Zenko Yasuda Kyo Celadon Guinomi

Potter: Zenko Yasuda, Masahiro

Approximate size: W3.0″ by H1.2″ or 7.8 by 3.0 cm

Listed for reference purposes, this set of 2 celadon guinomi, saké cups was made by the famous potter Zenko Yasuda (1926-2011). Zenko Yasuda, who’s real name was Masahiro Yasuda was born in Kyoto in 1926. He studied at the Kyoto Craft & Fabric University and specialized in the making and building of kilns. Afterwards he studied pottery under the 6th Kiyomizu Rokubei (1901-1980). After going independent he build a kiln called Rokushin No Kama in Kyoto. Zenko Yasuda created unique and distinctive stoneware using complex glazing techniques. He passed in 2011 at the age of 86.

Zenko Yasuda (1926-2011), Studied under Kiyomizu Rokubei VI. First displayed nationally at the Nitten in 1950. He was awarded the prestigious Japan Ceramic Society Award in 1958 and was subsequently collected by the Metropolitan Museum of New York in 1963. Awarded at the Nitten in 1964 followed by the National Modern Crafts Exhibition in 1967 and collected by Japanese Government in 1971 (Gaimusho). A Private Exhibition of the artists work was held in San Francisco in 1978, a rarity for a Japanese artist at that time.

In 1958 Zenko Yasuda was awarded the Japanese Ceramic Society Prize and since has regularly been included in the Nitten. Later he served at the Nitten Exhibition as a member of the jury. His work was acquired by Metropolitan Museum of Art in New York in 1964 and the Museum of Modern Art in Shiga prefecture boasts no less than 10 works in their collection. A highly regarded 20th century Japanese potter.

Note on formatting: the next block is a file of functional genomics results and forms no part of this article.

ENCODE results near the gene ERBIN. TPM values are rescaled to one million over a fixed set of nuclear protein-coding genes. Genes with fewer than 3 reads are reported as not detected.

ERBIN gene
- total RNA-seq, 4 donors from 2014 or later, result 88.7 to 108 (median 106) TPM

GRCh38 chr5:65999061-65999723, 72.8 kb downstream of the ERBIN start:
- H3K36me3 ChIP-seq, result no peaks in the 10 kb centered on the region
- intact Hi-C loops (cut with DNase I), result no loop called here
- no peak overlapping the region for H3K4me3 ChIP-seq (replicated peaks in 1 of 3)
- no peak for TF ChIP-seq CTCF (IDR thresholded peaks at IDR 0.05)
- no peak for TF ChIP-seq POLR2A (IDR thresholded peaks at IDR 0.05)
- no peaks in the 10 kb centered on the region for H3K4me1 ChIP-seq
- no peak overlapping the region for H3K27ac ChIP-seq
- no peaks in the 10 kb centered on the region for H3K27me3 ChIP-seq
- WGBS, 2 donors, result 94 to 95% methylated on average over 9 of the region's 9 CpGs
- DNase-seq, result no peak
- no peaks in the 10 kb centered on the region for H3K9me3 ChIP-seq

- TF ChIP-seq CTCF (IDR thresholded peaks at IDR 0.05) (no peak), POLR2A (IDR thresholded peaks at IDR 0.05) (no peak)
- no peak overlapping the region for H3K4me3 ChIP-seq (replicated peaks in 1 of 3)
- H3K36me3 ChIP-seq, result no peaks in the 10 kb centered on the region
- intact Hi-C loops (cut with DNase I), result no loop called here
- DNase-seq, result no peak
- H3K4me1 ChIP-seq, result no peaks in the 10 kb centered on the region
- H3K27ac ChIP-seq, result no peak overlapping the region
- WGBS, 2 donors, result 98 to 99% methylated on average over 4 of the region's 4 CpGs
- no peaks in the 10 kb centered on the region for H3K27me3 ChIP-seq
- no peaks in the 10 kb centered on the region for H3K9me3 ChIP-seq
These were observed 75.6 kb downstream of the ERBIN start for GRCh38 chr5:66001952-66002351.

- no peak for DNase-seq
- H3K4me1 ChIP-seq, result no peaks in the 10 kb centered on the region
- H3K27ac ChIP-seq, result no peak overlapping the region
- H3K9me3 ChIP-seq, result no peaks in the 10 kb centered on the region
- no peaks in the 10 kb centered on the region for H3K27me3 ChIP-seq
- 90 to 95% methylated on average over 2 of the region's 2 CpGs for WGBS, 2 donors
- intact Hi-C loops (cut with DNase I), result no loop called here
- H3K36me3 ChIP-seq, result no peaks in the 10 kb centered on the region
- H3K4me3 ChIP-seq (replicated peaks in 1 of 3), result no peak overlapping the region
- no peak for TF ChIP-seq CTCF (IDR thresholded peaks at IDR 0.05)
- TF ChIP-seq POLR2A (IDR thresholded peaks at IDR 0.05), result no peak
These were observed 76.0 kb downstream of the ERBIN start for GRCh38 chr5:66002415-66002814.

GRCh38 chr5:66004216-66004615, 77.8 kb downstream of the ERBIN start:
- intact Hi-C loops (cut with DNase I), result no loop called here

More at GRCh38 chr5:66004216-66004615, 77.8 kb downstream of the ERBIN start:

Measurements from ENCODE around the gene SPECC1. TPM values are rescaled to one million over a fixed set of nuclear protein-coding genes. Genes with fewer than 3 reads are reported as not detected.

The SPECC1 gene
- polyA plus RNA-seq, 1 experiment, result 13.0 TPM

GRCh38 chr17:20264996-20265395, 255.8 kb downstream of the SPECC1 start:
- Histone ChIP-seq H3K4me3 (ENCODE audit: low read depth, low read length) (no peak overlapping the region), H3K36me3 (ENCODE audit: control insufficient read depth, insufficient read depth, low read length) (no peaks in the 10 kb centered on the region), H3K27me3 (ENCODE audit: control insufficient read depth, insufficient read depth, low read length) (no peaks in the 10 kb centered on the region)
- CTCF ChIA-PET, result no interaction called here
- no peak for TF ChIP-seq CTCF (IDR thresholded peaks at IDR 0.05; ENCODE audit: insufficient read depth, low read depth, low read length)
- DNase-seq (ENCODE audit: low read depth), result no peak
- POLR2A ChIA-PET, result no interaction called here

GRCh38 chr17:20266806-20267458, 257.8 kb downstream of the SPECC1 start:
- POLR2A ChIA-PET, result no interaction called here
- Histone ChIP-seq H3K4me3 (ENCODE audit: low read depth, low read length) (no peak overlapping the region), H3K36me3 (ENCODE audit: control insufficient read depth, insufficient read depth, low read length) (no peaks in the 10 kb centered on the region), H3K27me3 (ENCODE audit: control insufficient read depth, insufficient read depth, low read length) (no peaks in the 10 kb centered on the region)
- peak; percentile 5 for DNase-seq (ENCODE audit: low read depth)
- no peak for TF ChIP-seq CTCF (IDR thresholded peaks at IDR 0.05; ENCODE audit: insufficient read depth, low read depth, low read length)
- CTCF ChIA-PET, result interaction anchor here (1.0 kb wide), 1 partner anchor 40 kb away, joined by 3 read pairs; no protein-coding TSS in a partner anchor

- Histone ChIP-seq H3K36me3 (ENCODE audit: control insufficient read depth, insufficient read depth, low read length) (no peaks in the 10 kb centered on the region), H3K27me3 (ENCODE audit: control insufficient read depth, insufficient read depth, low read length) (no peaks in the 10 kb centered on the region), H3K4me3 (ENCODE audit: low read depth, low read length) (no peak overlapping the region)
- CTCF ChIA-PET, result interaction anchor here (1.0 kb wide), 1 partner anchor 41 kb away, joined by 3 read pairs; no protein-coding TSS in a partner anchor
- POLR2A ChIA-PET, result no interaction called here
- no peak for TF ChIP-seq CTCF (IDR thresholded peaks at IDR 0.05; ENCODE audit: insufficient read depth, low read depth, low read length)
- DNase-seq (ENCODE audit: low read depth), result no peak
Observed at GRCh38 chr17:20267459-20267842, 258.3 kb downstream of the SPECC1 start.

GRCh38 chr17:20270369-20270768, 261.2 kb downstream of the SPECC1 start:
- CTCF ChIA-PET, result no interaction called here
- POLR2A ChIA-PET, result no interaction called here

Both guinomi are stamped with the potter’s mark on the bottom, are unused and in mint condition. No chips or cracks to mention and come with the original paulownia tomobako, storage box with calligraphy and potter’s seal on the lid.


Thank you very much!

Kyo yaki or Kyo ware refers to a style of ceramics that spread from the Higashiyama area in Kyoto during the early Edo period of the Tokugawa rule (henceforth this family line continually ruled Japan for more than 250 years). It was around this time that the art of Chanoyu or the Tea ceremony became popular and widespread in Japan. By contrast, the pottery produced along Gojo-zaka, a street leading to Kiyomizu Temple, was called Kiyomizu yaki. Nowadays all pottery produced in Kyoto is commonly referred to as Kyo or Kiyomizu ware.

Those interested can follow this link to see an overview of award winning works at the 2001 exhibition held by the Japan Ceramic Society (Nihon Toji Kyokai). Amongst the winners were Living National Treasures, Intangible Cultural Treasures – simply some of the greatest and most famous artists including our subject potter Zenko Yasuda.